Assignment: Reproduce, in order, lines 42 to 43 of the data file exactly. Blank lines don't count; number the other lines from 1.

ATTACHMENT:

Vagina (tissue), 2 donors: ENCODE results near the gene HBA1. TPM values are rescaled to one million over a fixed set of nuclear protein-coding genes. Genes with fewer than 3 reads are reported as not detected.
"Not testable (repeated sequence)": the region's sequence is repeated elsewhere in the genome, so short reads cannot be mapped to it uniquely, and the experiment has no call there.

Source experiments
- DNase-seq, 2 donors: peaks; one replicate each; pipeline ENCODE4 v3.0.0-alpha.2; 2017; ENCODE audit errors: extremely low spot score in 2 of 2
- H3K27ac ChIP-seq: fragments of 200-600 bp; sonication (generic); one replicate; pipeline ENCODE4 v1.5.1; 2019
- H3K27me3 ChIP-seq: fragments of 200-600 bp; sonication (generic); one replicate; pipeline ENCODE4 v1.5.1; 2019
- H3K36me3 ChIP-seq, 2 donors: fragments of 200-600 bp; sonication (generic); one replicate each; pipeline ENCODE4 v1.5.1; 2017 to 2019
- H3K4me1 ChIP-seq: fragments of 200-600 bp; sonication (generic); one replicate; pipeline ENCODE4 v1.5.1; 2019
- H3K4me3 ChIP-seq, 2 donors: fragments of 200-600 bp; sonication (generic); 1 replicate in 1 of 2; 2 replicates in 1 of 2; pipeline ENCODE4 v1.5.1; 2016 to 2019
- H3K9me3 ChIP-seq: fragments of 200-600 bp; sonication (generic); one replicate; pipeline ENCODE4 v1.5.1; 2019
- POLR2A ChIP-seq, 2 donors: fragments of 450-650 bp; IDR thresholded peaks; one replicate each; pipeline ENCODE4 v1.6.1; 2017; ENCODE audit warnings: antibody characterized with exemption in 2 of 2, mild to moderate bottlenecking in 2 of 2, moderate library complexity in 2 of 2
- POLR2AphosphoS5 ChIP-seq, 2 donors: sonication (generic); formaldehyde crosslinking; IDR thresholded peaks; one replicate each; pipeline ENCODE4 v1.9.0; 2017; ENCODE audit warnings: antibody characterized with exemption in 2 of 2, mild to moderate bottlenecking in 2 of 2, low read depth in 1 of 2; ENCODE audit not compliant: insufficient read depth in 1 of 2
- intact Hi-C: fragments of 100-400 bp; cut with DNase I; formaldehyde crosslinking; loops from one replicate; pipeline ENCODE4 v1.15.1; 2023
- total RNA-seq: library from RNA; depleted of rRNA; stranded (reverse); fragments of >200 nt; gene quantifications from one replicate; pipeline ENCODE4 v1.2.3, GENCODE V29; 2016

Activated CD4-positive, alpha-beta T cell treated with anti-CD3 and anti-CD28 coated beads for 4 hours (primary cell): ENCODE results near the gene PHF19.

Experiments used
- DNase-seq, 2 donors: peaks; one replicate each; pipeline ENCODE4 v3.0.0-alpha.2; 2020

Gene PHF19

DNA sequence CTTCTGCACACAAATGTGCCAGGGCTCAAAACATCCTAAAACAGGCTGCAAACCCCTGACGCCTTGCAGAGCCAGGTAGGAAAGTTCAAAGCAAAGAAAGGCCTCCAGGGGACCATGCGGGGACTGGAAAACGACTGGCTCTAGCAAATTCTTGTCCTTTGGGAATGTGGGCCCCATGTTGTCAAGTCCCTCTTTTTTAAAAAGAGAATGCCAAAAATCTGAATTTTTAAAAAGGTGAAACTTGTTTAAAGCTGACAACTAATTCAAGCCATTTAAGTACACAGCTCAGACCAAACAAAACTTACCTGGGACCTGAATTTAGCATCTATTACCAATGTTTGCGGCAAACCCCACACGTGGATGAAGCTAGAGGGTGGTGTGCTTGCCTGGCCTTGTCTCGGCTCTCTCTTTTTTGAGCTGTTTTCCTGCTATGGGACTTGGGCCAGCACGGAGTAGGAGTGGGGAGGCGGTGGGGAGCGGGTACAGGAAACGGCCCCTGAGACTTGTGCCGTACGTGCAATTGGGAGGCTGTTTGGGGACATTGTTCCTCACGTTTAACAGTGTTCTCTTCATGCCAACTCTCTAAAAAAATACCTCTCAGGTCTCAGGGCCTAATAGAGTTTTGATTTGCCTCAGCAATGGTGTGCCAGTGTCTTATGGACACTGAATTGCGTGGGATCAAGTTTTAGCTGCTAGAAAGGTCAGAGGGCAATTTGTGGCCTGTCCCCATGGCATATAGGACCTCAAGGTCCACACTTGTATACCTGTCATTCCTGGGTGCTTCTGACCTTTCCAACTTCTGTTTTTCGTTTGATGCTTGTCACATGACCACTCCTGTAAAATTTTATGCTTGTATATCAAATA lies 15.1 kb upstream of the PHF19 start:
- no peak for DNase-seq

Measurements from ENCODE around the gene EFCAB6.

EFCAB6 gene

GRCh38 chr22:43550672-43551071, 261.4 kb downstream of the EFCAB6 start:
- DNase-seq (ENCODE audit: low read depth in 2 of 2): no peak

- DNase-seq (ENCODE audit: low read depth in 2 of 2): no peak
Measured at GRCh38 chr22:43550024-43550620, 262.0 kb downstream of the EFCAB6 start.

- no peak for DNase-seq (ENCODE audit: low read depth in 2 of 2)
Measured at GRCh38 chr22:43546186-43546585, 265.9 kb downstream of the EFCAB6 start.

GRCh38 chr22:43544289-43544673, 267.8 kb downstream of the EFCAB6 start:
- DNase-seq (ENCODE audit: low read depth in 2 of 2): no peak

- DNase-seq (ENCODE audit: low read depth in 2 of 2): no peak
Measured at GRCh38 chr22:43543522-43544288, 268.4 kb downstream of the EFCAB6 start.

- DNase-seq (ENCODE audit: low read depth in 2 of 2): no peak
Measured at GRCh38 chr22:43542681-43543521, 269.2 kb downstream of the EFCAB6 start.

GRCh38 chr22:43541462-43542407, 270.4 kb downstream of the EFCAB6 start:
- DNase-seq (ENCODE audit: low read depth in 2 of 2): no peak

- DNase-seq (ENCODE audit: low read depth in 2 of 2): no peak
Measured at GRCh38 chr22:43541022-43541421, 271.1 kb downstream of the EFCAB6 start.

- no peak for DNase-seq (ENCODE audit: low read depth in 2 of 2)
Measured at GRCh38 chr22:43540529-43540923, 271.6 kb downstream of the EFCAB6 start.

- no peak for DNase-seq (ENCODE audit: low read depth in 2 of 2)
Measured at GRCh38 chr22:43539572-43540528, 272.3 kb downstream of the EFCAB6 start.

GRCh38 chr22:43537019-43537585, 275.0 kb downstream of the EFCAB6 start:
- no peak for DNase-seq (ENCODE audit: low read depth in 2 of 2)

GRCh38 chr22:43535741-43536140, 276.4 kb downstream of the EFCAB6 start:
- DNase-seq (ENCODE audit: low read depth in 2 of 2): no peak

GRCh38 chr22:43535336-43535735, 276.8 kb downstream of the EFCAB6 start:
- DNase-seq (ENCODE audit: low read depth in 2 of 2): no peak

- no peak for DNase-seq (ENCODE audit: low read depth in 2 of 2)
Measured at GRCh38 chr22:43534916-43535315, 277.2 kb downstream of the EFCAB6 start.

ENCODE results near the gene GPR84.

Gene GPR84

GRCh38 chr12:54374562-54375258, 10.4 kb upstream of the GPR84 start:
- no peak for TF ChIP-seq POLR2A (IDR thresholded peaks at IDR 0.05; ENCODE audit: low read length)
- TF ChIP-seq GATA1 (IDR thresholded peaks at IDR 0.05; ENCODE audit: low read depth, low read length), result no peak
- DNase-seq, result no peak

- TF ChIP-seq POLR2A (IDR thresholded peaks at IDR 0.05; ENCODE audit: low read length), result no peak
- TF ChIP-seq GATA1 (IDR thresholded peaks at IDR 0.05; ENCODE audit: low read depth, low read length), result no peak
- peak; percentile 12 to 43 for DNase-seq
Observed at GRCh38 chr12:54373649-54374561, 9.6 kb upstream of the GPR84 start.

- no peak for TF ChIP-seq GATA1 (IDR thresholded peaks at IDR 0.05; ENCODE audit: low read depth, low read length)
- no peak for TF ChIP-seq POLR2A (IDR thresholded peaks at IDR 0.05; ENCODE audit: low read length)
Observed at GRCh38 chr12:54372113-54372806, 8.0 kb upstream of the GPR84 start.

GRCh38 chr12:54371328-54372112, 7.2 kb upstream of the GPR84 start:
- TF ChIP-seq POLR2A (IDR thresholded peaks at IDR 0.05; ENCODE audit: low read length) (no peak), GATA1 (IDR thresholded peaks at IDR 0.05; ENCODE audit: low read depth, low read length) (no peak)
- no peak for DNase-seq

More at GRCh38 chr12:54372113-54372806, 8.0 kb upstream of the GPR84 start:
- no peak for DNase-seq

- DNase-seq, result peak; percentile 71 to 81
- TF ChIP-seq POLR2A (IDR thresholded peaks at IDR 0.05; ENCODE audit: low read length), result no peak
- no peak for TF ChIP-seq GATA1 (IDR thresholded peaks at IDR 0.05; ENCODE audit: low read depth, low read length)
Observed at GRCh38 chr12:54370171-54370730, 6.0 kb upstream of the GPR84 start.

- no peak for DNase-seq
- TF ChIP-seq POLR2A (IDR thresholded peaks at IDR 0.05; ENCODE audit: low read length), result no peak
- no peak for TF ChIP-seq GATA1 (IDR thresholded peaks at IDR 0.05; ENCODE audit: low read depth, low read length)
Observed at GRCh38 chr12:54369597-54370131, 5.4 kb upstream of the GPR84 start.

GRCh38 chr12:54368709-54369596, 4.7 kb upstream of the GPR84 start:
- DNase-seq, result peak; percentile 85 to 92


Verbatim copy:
Measured at GRCh38 chr22:43539572-43540528, 272.3 kb downstream of the EFCAB6 start.

GRCh38 chr22:43537019-43537585, 275.0 kb downstream of the EFCAB6 start: